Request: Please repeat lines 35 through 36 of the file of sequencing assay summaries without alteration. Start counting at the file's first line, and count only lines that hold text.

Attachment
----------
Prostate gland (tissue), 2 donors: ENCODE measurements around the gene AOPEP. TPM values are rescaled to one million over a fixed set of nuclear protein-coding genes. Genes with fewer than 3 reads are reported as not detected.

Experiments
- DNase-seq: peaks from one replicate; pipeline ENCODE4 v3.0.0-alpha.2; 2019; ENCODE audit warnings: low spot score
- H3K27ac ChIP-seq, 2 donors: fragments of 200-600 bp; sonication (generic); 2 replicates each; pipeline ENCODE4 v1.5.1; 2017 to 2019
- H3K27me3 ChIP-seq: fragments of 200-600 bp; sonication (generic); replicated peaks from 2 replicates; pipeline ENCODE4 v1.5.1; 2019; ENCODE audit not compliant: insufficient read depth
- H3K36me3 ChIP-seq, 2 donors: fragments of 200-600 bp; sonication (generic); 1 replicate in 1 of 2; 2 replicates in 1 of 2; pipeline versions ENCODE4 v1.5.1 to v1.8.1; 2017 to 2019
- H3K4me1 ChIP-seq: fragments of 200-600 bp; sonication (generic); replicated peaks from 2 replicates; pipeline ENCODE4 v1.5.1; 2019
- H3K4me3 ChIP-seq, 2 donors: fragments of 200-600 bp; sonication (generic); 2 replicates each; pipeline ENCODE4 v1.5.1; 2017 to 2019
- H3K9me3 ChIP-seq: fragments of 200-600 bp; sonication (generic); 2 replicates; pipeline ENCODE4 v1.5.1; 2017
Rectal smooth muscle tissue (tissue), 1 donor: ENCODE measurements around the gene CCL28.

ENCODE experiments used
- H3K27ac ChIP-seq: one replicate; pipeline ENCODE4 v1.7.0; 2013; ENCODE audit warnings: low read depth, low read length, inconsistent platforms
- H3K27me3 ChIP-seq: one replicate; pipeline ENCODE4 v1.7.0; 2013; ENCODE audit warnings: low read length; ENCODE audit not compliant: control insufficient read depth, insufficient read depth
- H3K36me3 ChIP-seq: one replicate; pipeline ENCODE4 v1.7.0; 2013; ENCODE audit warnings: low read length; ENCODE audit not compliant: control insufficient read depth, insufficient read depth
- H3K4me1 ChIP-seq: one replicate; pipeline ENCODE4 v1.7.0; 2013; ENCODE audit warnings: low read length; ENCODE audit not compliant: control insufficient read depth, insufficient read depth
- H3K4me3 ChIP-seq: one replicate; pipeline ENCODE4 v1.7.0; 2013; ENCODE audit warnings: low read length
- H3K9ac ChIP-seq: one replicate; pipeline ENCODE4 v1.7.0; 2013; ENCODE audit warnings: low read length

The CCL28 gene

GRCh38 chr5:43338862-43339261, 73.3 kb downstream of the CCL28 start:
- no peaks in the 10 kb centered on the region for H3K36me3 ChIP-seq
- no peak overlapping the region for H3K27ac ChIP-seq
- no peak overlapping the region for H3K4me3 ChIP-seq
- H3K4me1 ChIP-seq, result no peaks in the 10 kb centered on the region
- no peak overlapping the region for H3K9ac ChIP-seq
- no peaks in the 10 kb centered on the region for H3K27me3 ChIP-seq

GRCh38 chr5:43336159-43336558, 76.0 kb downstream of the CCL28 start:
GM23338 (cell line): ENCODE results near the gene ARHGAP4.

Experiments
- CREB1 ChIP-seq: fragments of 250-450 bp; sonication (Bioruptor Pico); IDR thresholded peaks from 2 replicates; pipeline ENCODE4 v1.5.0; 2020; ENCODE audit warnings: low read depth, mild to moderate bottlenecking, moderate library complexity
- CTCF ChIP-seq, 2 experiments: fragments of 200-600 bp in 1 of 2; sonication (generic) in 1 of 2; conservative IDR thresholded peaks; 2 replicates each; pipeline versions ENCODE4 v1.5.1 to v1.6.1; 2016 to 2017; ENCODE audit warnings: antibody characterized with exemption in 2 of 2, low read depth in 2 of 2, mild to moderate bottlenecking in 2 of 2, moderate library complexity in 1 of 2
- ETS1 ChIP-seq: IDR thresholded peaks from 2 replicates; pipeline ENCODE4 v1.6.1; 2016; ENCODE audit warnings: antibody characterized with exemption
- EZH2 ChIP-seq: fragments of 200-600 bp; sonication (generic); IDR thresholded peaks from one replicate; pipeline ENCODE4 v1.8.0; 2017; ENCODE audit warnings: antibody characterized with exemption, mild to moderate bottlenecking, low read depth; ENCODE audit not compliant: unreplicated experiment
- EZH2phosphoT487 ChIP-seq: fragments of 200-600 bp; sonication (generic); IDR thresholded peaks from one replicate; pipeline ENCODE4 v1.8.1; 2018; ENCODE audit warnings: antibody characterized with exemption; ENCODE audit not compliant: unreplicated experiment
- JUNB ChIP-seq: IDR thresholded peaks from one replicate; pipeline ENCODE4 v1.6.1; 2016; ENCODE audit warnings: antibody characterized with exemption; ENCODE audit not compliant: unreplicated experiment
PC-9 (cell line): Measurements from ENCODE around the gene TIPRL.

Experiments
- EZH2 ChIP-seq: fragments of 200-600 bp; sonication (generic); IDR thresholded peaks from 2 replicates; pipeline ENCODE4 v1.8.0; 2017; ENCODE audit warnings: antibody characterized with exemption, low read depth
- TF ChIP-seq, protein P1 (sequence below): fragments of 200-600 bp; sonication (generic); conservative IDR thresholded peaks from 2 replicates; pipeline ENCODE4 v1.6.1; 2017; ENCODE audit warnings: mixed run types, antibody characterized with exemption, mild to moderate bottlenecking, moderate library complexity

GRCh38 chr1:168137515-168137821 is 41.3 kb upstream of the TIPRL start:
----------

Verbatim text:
PC-9 (cell line): Measurements from ENCODE around the gene TIPRL.

Experiments